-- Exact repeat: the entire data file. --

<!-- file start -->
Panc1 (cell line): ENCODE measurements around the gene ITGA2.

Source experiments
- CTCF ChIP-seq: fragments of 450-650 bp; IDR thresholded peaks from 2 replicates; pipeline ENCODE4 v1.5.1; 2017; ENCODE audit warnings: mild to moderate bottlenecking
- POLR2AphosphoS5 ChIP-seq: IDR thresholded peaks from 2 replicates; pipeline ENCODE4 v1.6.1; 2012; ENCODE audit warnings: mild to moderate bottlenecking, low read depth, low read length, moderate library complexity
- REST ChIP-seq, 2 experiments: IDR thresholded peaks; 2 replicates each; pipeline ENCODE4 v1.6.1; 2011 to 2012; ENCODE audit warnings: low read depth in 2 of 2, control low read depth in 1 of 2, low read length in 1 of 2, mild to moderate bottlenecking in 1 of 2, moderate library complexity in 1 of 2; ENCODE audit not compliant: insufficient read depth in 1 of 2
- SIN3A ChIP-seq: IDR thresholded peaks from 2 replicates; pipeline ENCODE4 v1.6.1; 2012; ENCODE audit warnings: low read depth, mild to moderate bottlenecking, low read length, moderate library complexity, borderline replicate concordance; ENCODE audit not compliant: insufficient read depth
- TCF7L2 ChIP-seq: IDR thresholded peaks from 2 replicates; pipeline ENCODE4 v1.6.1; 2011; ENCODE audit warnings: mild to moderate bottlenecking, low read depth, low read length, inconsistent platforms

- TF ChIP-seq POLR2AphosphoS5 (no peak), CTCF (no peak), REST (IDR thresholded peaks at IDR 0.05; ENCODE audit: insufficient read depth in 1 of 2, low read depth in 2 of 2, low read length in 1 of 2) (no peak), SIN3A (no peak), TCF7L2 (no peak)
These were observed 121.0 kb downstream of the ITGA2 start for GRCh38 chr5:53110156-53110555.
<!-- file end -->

Panc1 (cell line): ENCODE measurements around the gene ITGA2.

Source experiments
- CTCF ChIP-seq: fragments of 450-650 bp; IDR thresholded peaks from 2 replicates; pipeline ENCODE4 v1.5.1; 2017; ENCODE audit warnings: mild to moderate bottlenecking
- POLR2AphosphoS5 ChIP-seq: IDR thresholded peaks from 2 replicates; pipeline ENCODE4 v1.6.1; 2012; ENCODE audit warnings: mild to moderate bottlenecking, low read depth, low read length, moderate library complexity
- REST ChIP-seq, 2 experiments: IDR thresholded peaks; 2 replicates each; pipeline ENCODE4 v1.6.1; 2011 to 2012; ENCODE audit warnings: low read depth in 2 of 2, control low read depth in 1 of 2, low read length in 1 of 2, mild to moderate bottlenecking in 1 of 2, moderate library complexity in 1 of 2; ENCODE audit not compliant: insufficient read depth in 1 of 2
- SIN3A ChIP-seq: IDR thresholded peaks from 2 replicates; pipeline ENCODE4 v1.6.1; 2012; ENCODE audit warnings: low read depth, mild to moderate bottlenecking, low read length, moderate library complexity, borderline replicate concordance; ENCODE audit not compliant: insufficient read depth
- TCF7L2 ChIP-seq: IDR thresholded peaks from 2 replicates; pipeline ENCODE4 v1.6.1; 2011; ENCODE audit warnings: mild to moderate bottlenecking, low read depth, low read length, inconsistent platforms

- TF ChIP-seq POLR2AphosphoS5 (no peak), CTCF (no peak), REST (IDR thresholded peaks at IDR 0.05; ENCODE audit: insufficient read depth in 1 of 2, low read depth in 2 of 2, low read length in 1 of 2) (no peak), SIN3A (no peak), TCF7L2 (no peak)
These were observed 121.0 kb downstream of the ITGA2 start for GRCh38 chr5:53110156-53110555.